With your newly created content prepped and ready for destined channels, it’s go time.

Executing takes coordination and orchestration. Your entire marketing team should be working from the same plan, reviewing and optimizing the go live schedule for each channel deliverable, ensuring a seamless campaign launch. If your campaign includes print and digital channels these should work together, never mutually exclusive. Having a central plan and unified assets offers your marketing team nimbleness to appropriately adapt to inevitable changes. Instead of falling behind, your team thrives and puts out more accurate, consistent content, faster with less work. What’s next? Plan the next campaign that will knock their proverbial socks off.

Stay One Step Ahead.

If your marketing team is struggling to muscle through the current content needs there is no way to stay ahead of what your consumers want next or where your brand is going. Misdirected focus is cutting your marketing abilities short. The right workflow keeps you in front of current consumer and campaign demands.

Print Marketing Strategy
Digital Marketing Strategy
Direct Mail Marketing Strategy
Social Media Marketing Strategy
Email Marketing Strategy
In Store Marketing Strategy
Consumer Marketing Strategy 

Time for Change.

A Content-First, Channel Last workflow requires breaking up with traditional marketing silos and opening the door to change. A thorough review of your processes and workflows will identify challenges and corresponding opportunities. This exercise will make clear the path you are on and the smarter path that lies ahead. Eliminating redundancy, finding the proper tools and simplifying your process creates time, resources and the ability for your team to give consumers what they want before they know they want it.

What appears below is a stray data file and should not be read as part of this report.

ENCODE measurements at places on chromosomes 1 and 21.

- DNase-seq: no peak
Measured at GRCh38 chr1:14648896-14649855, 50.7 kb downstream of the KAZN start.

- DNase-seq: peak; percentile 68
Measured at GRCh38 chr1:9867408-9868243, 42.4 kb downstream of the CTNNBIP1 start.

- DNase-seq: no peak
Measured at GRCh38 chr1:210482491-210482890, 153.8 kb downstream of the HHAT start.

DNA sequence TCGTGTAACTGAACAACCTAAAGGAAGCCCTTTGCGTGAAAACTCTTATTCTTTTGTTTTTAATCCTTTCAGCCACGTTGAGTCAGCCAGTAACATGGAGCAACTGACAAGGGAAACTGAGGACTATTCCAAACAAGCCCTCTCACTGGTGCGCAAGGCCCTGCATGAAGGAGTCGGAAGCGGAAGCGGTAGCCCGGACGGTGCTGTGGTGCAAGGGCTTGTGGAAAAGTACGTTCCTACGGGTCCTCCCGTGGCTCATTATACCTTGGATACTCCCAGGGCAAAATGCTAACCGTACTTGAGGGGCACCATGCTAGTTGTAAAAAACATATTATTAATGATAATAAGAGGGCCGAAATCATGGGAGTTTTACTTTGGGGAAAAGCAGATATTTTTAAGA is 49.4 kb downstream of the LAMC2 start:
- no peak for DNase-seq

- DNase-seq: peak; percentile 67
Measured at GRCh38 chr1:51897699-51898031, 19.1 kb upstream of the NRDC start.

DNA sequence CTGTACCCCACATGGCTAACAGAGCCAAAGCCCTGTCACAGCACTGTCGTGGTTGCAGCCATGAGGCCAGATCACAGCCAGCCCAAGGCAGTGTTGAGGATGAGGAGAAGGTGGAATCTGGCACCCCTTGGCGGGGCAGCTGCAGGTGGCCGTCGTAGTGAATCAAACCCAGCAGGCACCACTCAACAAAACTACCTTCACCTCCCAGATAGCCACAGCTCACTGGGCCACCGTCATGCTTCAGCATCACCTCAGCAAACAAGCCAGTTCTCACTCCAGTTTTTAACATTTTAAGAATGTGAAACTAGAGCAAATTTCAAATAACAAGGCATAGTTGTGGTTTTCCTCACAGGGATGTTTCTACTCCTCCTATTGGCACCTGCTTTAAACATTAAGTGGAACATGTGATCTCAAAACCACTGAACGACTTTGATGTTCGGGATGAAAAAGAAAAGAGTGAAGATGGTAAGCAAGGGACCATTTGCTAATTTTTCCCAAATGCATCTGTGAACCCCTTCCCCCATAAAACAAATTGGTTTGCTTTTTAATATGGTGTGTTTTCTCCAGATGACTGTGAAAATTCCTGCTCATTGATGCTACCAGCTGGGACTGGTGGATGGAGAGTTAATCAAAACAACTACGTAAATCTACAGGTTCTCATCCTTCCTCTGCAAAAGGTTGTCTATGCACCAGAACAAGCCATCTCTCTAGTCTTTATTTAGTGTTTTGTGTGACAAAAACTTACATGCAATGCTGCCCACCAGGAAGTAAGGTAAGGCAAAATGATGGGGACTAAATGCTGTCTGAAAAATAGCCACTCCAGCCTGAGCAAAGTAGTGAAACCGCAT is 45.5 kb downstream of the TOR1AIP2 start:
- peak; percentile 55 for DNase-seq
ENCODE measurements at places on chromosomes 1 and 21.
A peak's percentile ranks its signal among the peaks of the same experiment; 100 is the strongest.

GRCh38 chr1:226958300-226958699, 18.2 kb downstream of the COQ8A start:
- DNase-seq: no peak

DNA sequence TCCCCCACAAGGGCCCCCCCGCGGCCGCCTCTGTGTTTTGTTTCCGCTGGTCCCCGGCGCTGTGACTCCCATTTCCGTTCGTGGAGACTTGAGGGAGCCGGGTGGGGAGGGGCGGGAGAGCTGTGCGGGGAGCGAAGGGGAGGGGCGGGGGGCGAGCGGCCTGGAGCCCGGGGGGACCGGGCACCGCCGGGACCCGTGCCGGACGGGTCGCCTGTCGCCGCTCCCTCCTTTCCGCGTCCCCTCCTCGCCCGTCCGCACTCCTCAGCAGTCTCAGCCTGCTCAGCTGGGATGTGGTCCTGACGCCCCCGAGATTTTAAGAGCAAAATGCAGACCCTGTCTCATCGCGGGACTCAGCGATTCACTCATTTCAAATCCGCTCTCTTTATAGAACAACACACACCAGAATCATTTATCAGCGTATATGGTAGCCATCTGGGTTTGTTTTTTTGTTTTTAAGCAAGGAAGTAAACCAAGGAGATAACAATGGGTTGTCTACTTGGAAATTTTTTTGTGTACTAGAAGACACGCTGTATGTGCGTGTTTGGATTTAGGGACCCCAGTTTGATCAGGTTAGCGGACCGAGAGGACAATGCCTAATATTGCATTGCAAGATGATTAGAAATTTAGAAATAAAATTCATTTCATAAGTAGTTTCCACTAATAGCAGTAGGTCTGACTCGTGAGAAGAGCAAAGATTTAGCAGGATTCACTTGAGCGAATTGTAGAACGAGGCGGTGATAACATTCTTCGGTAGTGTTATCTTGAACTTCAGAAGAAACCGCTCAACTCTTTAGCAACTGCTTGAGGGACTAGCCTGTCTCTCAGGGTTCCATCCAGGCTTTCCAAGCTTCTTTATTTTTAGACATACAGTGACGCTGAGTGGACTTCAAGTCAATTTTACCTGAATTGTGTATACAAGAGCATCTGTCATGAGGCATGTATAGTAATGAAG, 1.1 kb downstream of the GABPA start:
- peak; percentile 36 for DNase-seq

Consumer Marketing Strategy:
Do it once, Do it right.

Your content, marketing strategies and campaigns should come from one central place. Content first, regardless of channel, allows you to customize campaigns faster, reaching and engaging your audience with relevancy more effectively in context. A true consumer marketing strategy aimed at engaging and activating shoppers regardless of the channel they find you on.

Work On Your Campaigns, Not In Them.

Affecting true change is hard. Survival in today’s consumer driven world depends on adaptation. Stop drowning and shift focus on what your company set out to do. Initiate change now; review your content strategy to uncover optimization opportunities and then stay ahead of insatiable consumers need for content.

“Marketing organizations that aren’t restructuring to meet the demands of 2020 today – will be left by the wayside.”
– Jennifer Rooney, Forbes CMO Network Editor

How is your process working for you?

Ask Yourself:

  • Have you eliminated all the redundancies from your workflow?
  • Can you easily find and distribute content you are looking for?
  • Do you easily hit your advertising deadlines?
  • Is quality consistent in your content?
  • Does your workflow have a positive impact on other departments?

If you’ve answered no to any of those, it might be time to address your strategy and optimize your content workflow to reduce your time to market, make better use of your resources and reduce costs.

SOURCES:
1. Accenture         2. Lucidpress